Dear Haiti, Love Alaine by Maika Moulite and Maritza Moulite
Co-written by sisters Maika and Maritza Moulite, and told in epistolary style through letters, articles, emails, and diary entries, this exceptional debut novel captures a sparkling new voice and irrepressible heroine in a celebration of storytelling sure to thrill fans of Nicola Yoon, Ibi Zoboi and Jenna Evans Welch!
When a school presentation goes very wrong, Alaine Beauparlant finds herself suspended, shipped off to Haiti and writing the report of a lifetime…
You might ask the obvious question: What do I, a seventeen-year-old Haitian American from Miami with way too little life experience, have to say about anything?
Actually, a lot.
Thanks to “the incident” (don’t ask), I’m spending the next two months doing what my school is calling a “spring volunteer immersion project.” It’s definitely no vacation. I’m toiling away under the ever-watchful eyes of Tati Estelle at her new nonprofit. And my lean-in queen of a mother is even here to make sure I do things right. Or she might just be lying low to dodge the media sharks after a much more public incident of her own…and to hide a rather devastating secret.
All things considered, there are some pretty nice perks…like flirting with Tati’s distractingly cute intern, getting actual face time with my mom and experiencing Haiti for the first time. I’m even exploring my family’s history—which happens to be loaded with betrayals, superstitions and possibly even a family curse.
You know, typical drama. But it’s nothing I can’t handle.
Expected publication: September 3rd 2019 by Inkyard Press
I first need to mention that I read an earc of this book. The formatting was messed up which made it harder to read. It’s possible that I would have gone up a half star, but I found myself lost during quite a few different parts of the book. It’s also a story told through letters, e-mails, social media, diary type entries, and more. My arc didn’t have chapters, so I’m not sure if the book will. Hopefully, because I feel it will be easier to follow.
I mostly requested this book because it takes place in Haiti. I always try to find books to read that will help me see the culture and beauty of another country. My favorite parts of this book were the stories, scenery, and the curse/vodou stories. I really wanted to connect with the characters in the book, but I struggled with this part. Alaine was fun. I liked that she was funny and sarcastic. Her project for school made me laugh. I would have loved more from her best friend, Tatiana. I did like Jason and wish we would have had more of his interactions with Alaine.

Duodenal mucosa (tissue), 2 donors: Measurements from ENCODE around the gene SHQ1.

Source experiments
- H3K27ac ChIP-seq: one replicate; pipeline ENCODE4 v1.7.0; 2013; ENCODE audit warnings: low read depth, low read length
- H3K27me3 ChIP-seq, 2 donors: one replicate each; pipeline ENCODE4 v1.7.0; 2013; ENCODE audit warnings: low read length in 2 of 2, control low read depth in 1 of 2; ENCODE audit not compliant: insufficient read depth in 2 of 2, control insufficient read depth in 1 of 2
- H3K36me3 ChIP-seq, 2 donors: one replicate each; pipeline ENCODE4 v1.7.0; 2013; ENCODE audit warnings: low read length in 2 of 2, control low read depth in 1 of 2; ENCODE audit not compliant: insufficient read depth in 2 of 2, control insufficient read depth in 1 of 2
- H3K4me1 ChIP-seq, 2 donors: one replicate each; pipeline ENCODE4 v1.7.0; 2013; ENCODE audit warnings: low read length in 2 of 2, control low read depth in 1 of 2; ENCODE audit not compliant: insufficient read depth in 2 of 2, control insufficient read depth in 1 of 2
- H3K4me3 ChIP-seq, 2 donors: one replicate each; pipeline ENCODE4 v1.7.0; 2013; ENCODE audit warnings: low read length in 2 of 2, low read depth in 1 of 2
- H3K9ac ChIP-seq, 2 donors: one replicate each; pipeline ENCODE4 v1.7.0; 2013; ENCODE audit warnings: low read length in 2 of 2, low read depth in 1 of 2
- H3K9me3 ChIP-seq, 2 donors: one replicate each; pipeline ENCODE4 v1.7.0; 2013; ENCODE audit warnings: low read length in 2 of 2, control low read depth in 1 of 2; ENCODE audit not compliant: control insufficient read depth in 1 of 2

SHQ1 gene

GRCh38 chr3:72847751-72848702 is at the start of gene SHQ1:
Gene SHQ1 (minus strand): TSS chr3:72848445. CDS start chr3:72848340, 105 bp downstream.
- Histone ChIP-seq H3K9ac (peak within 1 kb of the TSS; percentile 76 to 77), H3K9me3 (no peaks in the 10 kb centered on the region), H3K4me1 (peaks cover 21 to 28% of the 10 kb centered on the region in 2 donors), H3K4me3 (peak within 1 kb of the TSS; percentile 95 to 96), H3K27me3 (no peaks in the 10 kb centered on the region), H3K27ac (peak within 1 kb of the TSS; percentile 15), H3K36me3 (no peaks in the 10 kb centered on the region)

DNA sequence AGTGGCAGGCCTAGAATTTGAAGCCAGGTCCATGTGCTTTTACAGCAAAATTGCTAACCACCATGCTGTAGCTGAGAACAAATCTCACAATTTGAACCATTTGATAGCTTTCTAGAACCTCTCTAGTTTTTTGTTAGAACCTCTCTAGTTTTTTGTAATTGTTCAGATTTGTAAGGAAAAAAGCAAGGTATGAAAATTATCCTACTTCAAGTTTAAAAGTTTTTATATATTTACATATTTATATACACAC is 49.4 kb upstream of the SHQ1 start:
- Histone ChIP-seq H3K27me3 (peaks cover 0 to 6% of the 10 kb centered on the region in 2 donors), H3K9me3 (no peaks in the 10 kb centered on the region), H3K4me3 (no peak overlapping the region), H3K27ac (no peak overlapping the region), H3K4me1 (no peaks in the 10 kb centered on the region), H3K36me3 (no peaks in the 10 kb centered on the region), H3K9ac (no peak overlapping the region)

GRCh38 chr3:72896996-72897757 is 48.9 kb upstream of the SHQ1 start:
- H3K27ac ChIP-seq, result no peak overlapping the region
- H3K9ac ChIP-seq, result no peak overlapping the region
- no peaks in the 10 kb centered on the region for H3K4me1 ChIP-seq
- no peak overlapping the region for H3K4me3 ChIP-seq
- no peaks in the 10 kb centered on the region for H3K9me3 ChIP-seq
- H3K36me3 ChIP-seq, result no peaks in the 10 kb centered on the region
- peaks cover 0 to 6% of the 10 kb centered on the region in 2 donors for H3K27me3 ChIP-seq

This book mostly focused on family. Alaine grew up with her dad. Her mom was a political reporter with her own popular show on TV. Because her mom was always busy, she often times flaked out on doing things with or for Alaine. Alaine’s mom is everything she wants to be though. A strong journalist that never falters during her interviews and stories. That is until she slaps a senator on live TV. Alaine’s mom leaves and goes back home to Haiti, the place she said she’d never return to. After Alaine’s issues at school, she is also sent there to do special work at her aunt’s program to help poor children. Alaine finds out that her mom has very early onset Alzheimer’s. This is shocking and terrifying to Alaine. She spends time trying to understand her mom’s disease, do her work, and learn about her history. Her aunt gives Alaine her mom’s old diaries and Alaine learns of a curse and what four teens did to try to break it. She gets it into her head that maybe she can break it and her mom will get better.
I enjoyed some parts of the story, but I also found it hard to pick up at times. Because of that, I gave this 3 1/2 stars (rounded up to 4). Thank you to the publisher and Netgalley for my review copy.
Warnings for abuse, attempted sexual assault, miscarriage, Alzheimer’s, death, curses, vodou, and some very shady business/political dealings.
Have you read this or is it on your TBR? Have you ever been to Haiti?